Many times, they’ll attack an associated social media account, most notably Twitter and Facebook. They have also been known to gain access through Content Delivery Networks (CDNs) that organizations rely on to keep current and push breaking news– the Syrian Electronic Army was said to have accessed the Washington Post through a CDN, sending out fake alerts to many of its subscribers.
Above: A free fake-phishing template available through SecurityIQ
The majority of the time, these breaches occur through a successful phishing attempt using an email or message with a compromising link; indeed some 95% of all hacks are still attributed to this simple but effective tactic.
In addition to general phishing, where random malicious emails are sent to a variety of organizations in the hopes of one errant click, there are often more direct attacks, referred to as spear phishing. This is when hackers target specific individuals, often gleaning information from social media accounts and simple web searches, to either impersonate and/or fool others into giving up passwords or opening malware. (Chinese hackers were said to have accessed one media site by sending a fake questionnaire to employees, whose answers gave them enough info to break in.) Other times, spear phishers send official-looking emails requesting users to change passwords that redirect them to a fake web portal; from there, they scrape the login information.
These are effective as they are in any industry because they catch people off guard; journalists rushing to meet a deadline may think a phishing communication is real and take the bait. Others simply may not know enough about phishing and how to protect themselves and their organization.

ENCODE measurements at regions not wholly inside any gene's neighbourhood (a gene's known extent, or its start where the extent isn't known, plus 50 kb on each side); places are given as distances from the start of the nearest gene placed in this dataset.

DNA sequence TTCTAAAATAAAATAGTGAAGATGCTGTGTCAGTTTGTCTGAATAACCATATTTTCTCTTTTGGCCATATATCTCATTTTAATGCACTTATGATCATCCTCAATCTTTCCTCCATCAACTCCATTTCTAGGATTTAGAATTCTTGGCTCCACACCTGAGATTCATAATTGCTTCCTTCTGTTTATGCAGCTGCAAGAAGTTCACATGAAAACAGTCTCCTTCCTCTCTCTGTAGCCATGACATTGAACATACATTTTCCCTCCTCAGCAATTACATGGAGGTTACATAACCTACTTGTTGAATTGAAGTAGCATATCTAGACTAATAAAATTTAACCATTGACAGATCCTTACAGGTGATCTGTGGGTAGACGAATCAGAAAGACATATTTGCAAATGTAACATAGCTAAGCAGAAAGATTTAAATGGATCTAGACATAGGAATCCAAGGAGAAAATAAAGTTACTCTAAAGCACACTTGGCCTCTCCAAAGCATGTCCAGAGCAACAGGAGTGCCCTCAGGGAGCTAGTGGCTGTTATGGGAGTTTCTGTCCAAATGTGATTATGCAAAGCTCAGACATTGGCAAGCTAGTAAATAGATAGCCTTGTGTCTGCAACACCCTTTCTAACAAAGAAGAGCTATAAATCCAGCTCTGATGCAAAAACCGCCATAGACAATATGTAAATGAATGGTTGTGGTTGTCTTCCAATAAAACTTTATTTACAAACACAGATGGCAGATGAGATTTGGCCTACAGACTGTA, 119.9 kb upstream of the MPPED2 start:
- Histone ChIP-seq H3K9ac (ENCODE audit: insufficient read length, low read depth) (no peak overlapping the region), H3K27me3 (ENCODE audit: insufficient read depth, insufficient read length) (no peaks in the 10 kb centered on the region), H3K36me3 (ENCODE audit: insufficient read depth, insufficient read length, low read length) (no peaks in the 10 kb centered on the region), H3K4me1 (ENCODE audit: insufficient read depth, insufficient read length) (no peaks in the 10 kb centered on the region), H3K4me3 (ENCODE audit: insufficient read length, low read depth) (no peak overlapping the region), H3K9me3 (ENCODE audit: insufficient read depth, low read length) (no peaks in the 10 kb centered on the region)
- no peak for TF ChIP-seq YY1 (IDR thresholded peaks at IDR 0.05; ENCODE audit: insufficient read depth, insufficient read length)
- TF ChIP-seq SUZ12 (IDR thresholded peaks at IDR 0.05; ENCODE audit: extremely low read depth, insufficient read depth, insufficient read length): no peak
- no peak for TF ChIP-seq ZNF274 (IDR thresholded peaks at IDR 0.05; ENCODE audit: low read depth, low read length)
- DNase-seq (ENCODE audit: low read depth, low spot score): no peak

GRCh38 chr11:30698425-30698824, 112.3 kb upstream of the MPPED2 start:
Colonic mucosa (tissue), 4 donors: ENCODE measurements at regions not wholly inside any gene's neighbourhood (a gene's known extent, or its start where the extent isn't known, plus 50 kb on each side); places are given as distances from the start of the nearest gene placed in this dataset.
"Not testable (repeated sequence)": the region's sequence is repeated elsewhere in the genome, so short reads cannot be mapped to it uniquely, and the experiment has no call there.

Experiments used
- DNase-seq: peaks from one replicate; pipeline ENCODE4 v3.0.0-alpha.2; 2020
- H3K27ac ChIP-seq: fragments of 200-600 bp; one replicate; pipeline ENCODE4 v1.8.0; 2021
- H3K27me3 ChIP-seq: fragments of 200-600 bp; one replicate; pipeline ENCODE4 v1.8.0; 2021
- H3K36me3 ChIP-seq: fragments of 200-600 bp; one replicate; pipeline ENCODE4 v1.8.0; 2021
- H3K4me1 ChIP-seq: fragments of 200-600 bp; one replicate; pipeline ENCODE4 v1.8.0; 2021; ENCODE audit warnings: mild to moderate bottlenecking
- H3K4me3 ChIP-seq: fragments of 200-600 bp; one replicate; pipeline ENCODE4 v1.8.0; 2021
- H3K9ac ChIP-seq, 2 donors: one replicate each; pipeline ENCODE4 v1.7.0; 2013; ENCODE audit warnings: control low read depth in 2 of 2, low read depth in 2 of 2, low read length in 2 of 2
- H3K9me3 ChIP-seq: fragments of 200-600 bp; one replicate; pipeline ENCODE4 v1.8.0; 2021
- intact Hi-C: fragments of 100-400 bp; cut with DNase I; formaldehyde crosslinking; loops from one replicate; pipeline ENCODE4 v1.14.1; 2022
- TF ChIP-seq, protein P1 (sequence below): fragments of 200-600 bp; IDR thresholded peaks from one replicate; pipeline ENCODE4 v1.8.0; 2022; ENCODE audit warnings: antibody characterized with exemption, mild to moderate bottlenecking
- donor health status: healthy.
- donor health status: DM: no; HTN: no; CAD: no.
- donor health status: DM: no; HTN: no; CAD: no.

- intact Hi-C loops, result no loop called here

Education and Simulation Go Hand In Hand
The most effective weapon against these pervasive, continual attacks on the media industry is two-pronged: awareness and real-world training. That is why Infosec Institute has put together a special suite of materials and applications called SecurityIQ.
One section of SecurityIQ is called AwareEd and it is a learning tool that can be configured for individuals and groups. Employees, called Learners, can be automatically enrolled in the course and progress can be monitored via the dashboard.
Above: A selection of AwareEd interactive modules through SecurityIQ
This is a great way to get the entire media organization on board. The series of short videos and quizzes are informative and interesting. Learners will see examples of different phishing techniques and given tips on how to spot them. To progress through the course, the Learner must successfully pass a test after each module.
The other section of Security IQ is called PhishSim and, as the name implies, is a phishing simulator. This allows you to create and send phony phishing emails you can use as “bait.” There are lots of different pre-made templates that cover standard phishing tactics (including such classics as “Password Reset” or “Account Alert”), but you can make your own phishing emails that are more tailored to your industry.
A recipient of a PhishSim email is not hacked – instead, if they click, they’re directed to a web page containing a short video informing them of their error. (You will also be alerted in the dashboard.)
PhishSim and AwareEd can work in tandem. Those that get caught by the phish can be enrolled in in the AwareEd program. If someone passes AwareEd and is then phished again, they could be required to take further training.
Studies have shown companies that engage in these types of intensive educations are much more prepared in case of an attempted breach. Because of the sensitive nature of news and the damage these types of hacks can do to an organization, it is essential your front line – the people that make up the newsroom as well as all those in various administrative and executive positions– are vigilant.
Right now, InfoSec Institute is offering a free 30-day trial of SecurityIQ, which includes unlimited Learners and campaigns. Get your organization up to speed today – before the latest hacking headlines are about you.